The invention, in one form thereof, is directed to a method for controlling a hydraulic system. The hydraulic system includes an engine-driven hydraulic pump and a hydraulic valve arrangement. The method includes receiving an operator command signal via an operator command input device; receiving a throttle position signal from a throttle configured for setting a speed of the engine; retrieving from a memory a first predetermined correlation between the operator command signal and a corresponding command flow rate from the hydraulic valve arrangement; retrieving from the memory a second predetermined correlation between the throttle position signal and a corresponding available flow rate from the hydraulic pump; determining the command flow rate based on the first predetermined correlation and the operator command signal; determining the available flow rate based on the second predetermined correlation and the throttle position signal; and providing a control signal to the hydraulic valve arrangement based on the available flow rate and the command flow rate.

The invention, in another form thereof, is directed to a work machine for performing work with an attachment. The work machine includes an engine; a throttle configured to provide a throttle position signal for setting a speed of the engine; a hydraulic system including an engine-driven hydraulic pump and a hydraulic valve arrangement. The hydraulic system is configured to hydraulically actuate the attachment via the hydraulic valve arrangement. The work machine also includes an operator command input device configured to provide an operator command signal for directing a motion of the attachment; and a controller. The controller includes a memory storing a first predetermined correlation between the operator command signal and a corresponding command flow rate from the hydraulic valve arrangement. The memory also stores a second predetermined correlation between the throttle position signal and a corresponding available flow rate from the hydraulic pump. The controller also includes a processing unit communicatively coupled to the memory, the throttle and the operator command input device. The processing unit is configured to execute program instructions to: receive the operator command signal from the operator command input device; receive the throttle position signal from the throttle; retrieve from the memory the first predetermined correlation and the second predetermined correlation; determine the command flow rate based on the first predetermined correlation and the operator command signal; determine the available flow rate based on the second predetermined correlation and the throttle position signal; and provide a control signal to the hydraulic valve arrangement based on the available flow rate and the command flow rate.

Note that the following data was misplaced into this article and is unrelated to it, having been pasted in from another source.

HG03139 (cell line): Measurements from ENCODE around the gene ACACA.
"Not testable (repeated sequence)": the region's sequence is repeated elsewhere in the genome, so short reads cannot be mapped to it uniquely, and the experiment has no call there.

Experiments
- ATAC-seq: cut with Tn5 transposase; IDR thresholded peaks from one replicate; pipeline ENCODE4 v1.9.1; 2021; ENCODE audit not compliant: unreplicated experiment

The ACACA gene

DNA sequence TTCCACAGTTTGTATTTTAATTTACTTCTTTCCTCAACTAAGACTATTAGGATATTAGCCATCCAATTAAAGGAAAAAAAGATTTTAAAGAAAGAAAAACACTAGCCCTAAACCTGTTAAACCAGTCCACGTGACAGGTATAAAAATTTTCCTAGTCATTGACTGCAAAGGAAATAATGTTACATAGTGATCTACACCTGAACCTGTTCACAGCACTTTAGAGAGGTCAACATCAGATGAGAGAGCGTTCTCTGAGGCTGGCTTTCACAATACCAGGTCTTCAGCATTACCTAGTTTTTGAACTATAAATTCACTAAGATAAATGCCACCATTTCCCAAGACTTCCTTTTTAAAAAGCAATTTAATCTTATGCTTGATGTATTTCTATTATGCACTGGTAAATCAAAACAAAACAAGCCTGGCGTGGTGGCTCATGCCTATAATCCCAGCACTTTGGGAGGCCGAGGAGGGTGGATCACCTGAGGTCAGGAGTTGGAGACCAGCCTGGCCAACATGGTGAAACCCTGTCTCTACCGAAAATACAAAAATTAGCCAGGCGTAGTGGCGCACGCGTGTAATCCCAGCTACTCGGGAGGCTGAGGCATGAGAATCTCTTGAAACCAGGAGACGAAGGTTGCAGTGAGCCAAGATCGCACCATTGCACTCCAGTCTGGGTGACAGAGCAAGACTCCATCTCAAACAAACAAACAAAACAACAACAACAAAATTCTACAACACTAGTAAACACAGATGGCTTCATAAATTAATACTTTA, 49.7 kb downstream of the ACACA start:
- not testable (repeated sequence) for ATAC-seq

The invention, in yet another form thereof, is directed to a controller for controlling a hydraulic system. The hydraulic system includes an engine-driven hydraulic pump and a hydraulic valve arrangement controlled in response to an operator command signal from an operator command input device. The speed of the engine is set based on a throttle position signal from a throttle. The controller includes a memory storing a first predetermined correlation between the operator command signal and a corresponding command flow rate from the hydraulic valve arrangement. The memory also stores a second predetermined correlation between the throttle position signal and a corresponding available flow rate from the hydraulic pump. The controller also includes a processing unit communicatively coupled to the memory, the throttle and the operator command input device. The processing unit is configured to execute program instructions to: receive the operator command signal from the operator command input device; receive the throttle position signal from the throttle; retrieve from the memory the first predetermined correlation and the second predetermined correlation; determine the command flow rate based on the first predetermined correlation and the operator command signal; determine the available flow rate based on the second predetermined correlation and the throttle position signal; and provide a control signal to the hydraulic valve arrangement based on the available flow rate and the command flow rate.

BRIEF DESCRIPTION OF THE DRAWINGS

FIG. 1 depicts an exemplary work machine in accordance with an embodiment of the present invention.

FIG. 2 schematically depicts a hydraulic system and a controller for controlling the hydraulic system in accordance with an embodiment of the present invention.